On Monday morning, January 14th, it was time to go and visit our partnering hospital, Moi Teaching and Referral Hospital. We didn’t know exactly what to expect or what we would find in this hospital. Of course we knew that conditions would not be what they are at home; perhaps we were trying not to have preconceived notions about it. As it turns out, a good summary of our opinions is that it could be worse. Some parts are absolutely amazing, considering that it wasn’t that long ago that this was just a small local hospital until the Medical School opened in 1988, and it became only the second referral hospital in Kenya. They graduated their first class of doctors in 1997. They have come a long, long way, and lives are being saved…but any American who visits here will certainly be counting blessings. Our pristine hospitals, which are full of conveniences for the patients and which yield the best care possible for everyone, are to be cherished. Amazingly though, as we toured and met so many people, we were all thinking very positively about this place. Somehow the brain just knows that it is ridiculous to compare to what we may have at home, and we all took on the pride of accomplishment that the doctors and administrators displayed as they showed us around.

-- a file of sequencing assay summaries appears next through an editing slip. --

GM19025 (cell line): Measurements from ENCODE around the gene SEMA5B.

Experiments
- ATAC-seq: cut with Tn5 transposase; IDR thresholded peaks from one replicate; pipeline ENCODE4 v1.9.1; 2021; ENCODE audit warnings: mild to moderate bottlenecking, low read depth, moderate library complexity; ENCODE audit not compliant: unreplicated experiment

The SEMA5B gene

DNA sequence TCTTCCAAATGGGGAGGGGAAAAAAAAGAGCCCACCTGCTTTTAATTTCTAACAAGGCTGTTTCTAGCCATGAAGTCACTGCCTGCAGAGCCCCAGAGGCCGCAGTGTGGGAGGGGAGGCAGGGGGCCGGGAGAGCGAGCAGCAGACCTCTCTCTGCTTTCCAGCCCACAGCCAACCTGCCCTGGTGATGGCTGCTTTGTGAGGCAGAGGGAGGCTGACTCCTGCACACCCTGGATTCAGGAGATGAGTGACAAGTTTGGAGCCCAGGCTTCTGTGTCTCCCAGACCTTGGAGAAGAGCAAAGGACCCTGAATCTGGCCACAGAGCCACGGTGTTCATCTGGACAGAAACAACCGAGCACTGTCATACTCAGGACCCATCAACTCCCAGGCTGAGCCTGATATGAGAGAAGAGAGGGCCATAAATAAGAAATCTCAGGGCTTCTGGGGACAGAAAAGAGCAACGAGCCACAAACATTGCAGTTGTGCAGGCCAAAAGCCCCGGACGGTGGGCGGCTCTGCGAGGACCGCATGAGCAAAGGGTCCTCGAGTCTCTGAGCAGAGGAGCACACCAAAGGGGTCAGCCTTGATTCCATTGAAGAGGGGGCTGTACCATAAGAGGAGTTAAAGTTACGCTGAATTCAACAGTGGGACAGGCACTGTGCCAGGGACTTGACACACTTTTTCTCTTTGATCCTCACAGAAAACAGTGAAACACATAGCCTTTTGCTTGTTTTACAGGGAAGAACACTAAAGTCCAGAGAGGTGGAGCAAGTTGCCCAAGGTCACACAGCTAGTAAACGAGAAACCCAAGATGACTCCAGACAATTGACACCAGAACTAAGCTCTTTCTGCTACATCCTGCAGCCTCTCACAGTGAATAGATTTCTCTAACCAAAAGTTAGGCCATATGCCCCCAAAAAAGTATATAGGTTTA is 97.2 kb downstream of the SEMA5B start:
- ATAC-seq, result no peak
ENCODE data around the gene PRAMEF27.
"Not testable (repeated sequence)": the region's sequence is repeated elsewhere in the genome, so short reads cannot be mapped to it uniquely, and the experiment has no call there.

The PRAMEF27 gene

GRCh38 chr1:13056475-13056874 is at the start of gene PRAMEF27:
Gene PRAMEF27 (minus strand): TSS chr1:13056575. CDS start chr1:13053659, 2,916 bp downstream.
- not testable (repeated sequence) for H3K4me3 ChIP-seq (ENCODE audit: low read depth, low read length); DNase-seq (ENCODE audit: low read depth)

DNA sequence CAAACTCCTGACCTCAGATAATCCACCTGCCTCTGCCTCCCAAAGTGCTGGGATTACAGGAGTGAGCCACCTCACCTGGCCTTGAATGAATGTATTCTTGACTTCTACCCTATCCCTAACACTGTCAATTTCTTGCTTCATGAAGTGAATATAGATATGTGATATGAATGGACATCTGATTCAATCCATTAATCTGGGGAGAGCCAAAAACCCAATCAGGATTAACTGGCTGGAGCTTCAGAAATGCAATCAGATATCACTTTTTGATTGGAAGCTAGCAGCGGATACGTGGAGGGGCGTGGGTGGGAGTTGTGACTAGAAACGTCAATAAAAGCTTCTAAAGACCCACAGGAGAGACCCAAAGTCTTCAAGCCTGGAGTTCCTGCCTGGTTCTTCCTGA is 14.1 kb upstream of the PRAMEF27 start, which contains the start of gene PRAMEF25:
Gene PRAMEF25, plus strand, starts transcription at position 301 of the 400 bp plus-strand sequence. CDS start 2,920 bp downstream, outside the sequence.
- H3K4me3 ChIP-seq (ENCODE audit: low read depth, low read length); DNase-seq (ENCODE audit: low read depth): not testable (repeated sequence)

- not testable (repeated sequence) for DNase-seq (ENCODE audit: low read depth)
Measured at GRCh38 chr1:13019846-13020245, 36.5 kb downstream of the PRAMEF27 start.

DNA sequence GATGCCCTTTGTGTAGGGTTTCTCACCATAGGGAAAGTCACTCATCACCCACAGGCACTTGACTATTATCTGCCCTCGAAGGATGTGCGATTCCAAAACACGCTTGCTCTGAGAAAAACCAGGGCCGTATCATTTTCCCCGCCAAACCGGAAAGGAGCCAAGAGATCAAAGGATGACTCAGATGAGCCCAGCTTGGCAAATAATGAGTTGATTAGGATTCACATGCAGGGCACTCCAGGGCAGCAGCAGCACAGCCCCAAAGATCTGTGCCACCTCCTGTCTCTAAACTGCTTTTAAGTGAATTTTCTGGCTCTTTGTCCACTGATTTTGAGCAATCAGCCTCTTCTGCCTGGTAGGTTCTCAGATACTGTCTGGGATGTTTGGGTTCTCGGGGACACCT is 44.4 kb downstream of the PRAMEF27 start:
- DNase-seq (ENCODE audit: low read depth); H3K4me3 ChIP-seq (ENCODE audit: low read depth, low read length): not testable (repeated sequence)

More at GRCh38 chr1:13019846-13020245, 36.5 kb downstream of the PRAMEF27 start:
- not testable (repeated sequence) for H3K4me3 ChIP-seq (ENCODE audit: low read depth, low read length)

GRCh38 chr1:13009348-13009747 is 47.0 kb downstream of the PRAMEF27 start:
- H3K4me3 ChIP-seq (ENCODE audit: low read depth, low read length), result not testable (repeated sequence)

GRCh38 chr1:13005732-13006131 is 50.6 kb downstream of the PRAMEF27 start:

Something that struck us about every medical professional we met…each and every one of them wanted to learn what they could from us. Each of them wanted to do his or her best to keep learning and improving, finding out about our methods in America, wondering if any of them could be implemented here to further help their patients.
On Tuesday, January 15th we had a most amazing experience. The KTB Team was invited to sit in on a meeting of breast cancer survivors who meet once every two months at Moi Teaching and Referral Hospital. This is the very first support group ever formed for breast cancer survivors here. Most women have not even heard of breast cancer and do not know what it is. There is a stigma attached to having it, and some are very ashamed. It struck us that breast cancer is kept in a closet here, and progress is being hindered; it is a reminder of how the US looked at breast cancer in the 1950s and 60s. There has been very little education about the disease, and there are many commonly held myths, such as that breast cancer is caused by witchcraft or curses or that women got it from nursing their children. A wonderfully caring male nurse at the hospital has dedicated himself to forming this peer group and working to make sure it survives. It was so powerful and uplifting to hear these women and men – there were two male survivors present, as well as the husbands of a few of the women – talk about their fears and experiences and commune with others who have known the same fear and confusion. There was absolute wonder on their faces, combined with hope, as they listened to our Dr. Storniolo and Dr. Han educate them about their disease and take away some of the fear. We will never forget the voices of the people at this meeting, proving that all breast cancer survivors share the same experiences, regardless of where they are diagnosed. Dealing with processing the information and coping with fear with respect to treatment is the same. We are all sisters.